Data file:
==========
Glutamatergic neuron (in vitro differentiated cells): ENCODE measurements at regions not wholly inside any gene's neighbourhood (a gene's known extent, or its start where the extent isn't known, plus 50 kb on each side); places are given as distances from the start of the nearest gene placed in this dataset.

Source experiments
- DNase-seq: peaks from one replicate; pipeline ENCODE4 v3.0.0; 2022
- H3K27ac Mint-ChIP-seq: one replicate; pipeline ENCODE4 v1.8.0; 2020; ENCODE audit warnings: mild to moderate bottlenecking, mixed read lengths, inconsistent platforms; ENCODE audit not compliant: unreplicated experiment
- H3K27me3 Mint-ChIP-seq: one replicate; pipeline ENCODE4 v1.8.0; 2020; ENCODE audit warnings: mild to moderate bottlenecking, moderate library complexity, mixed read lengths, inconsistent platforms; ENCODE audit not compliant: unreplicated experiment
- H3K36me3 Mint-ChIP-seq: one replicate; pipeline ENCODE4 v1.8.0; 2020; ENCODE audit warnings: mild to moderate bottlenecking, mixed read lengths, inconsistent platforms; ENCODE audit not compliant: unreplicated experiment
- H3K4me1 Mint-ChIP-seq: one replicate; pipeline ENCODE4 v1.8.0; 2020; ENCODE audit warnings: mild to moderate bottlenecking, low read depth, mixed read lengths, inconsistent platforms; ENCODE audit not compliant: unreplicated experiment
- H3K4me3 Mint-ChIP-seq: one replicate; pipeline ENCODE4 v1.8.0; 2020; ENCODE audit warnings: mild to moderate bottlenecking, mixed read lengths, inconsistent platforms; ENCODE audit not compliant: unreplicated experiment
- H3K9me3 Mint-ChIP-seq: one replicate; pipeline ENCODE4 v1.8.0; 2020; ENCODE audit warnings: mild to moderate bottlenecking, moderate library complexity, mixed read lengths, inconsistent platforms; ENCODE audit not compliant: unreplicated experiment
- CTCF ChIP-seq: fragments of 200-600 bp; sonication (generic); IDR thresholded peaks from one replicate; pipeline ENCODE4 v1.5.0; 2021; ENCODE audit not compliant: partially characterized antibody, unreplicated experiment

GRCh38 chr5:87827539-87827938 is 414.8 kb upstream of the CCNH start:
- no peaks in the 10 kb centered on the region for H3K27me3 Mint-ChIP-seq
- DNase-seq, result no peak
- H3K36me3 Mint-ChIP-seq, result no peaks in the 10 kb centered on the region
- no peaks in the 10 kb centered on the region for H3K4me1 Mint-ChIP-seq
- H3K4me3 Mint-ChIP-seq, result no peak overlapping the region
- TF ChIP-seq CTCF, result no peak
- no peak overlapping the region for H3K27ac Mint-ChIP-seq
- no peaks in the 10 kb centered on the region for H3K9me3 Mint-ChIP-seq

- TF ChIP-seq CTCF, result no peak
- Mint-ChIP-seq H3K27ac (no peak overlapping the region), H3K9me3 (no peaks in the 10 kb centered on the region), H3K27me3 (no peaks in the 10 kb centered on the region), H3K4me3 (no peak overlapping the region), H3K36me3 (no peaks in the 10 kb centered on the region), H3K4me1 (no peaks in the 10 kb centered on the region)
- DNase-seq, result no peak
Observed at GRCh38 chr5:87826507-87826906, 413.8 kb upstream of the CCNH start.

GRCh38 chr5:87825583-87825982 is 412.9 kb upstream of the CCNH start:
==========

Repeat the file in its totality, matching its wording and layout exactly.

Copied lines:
Glutamatergic neuron (in vitro differentiated cells): ENCODE measurements at regions not wholly inside any gene's neighbourhood (a gene's known extent, or its start where the extent isn't known, plus 50 kb on each side); places are given as distances from the start of the nearest gene placed in this dataset.

Source experiments
- DNase-seq: peaks from one replicate; pipeline ENCODE4 v3.0.0; 2022
- H3K27ac Mint-ChIP-seq: one replicate; pipeline ENCODE4 v1.8.0; 2020; ENCODE audit warnings: mild to moderate bottlenecking, mixed read lengths, inconsistent platforms; ENCODE audit not compliant: unreplicated experiment
- H3K27me3 Mint-ChIP-seq: one replicate; pipeline ENCODE4 v1.8.0; 2020; ENCODE audit warnings: mild to moderate bottlenecking, moderate library complexity, mixed read lengths, inconsistent platforms; ENCODE audit not compliant: unreplicated experiment
- H3K36me3 Mint-ChIP-seq: one replicate; pipeline ENCODE4 v1.8.0; 2020; ENCODE audit warnings: mild to moderate bottlenecking, mixed read lengths, inconsistent platforms; ENCODE audit not compliant: unreplicated experiment
- H3K4me1 Mint-ChIP-seq: one replicate; pipeline ENCODE4 v1.8.0; 2020; ENCODE audit warnings: mild to moderate bottlenecking, low read depth, mixed read lengths, inconsistent platforms; ENCODE audit not compliant: unreplicated experiment
- H3K4me3 Mint-ChIP-seq: one replicate; pipeline ENCODE4 v1.8.0; 2020; ENCODE audit warnings: mild to moderate bottlenecking, mixed read lengths, inconsistent platforms; ENCODE audit not compliant: unreplicated experiment
- H3K9me3 Mint-ChIP-seq: one replicate; pipeline ENCODE4 v1.8.0; 2020; ENCODE audit warnings: mild to moderate bottlenecking, moderate library complexity, mixed read lengths, inconsistent platforms; ENCODE audit not compliant: unreplicated experiment
- CTCF ChIP-seq: fragments of 200-600 bp; sonication (generic); IDR thresholded peaks from one replicate; pipeline ENCODE4 v1.5.0; 2021; ENCODE audit not compliant: partially characterized antibody, unreplicated experiment

GRCh38 chr5:87827539-87827938 is 414.8 kb upstream of the CCNH start:
- no peaks in the 10 kb centered on the region for H3K27me3 Mint-ChIP-seq
- DNase-seq, result no peak
- H3K36me3 Mint-ChIP-seq, result no peaks in the 10 kb centered on the region
- no peaks in the 10 kb centered on the region for H3K4me1 Mint-ChIP-seq
- H3K4me3 Mint-ChIP-seq, result no peak overlapping the region
- TF ChIP-seq CTCF, result no peak
- no peak overlapping the region for H3K27ac Mint-ChIP-seq
- no peaks in the 10 kb centered on the region for H3K9me3 Mint-ChIP-seq

- TF ChIP-seq CTCF, result no peak
- Mint-ChIP-seq H3K27ac (no peak overlapping the region), H3K9me3 (no peaks in the 10 kb centered on the region), H3K27me3 (no peaks in the 10 kb centered on the region), H3K4me3 (no peak overlapping the region), H3K36me3 (no peaks in the 10 kb centered on the region), H3K4me1 (no peaks in the 10 kb centered on the region)
- DNase-seq, result no peak
Observed at GRCh38 chr5:87826507-87826906, 413.8 kb upstream of the CCNH start.

GRCh38 chr5:87825583-87825982 is 412.9 kb upstream of the CCNH start: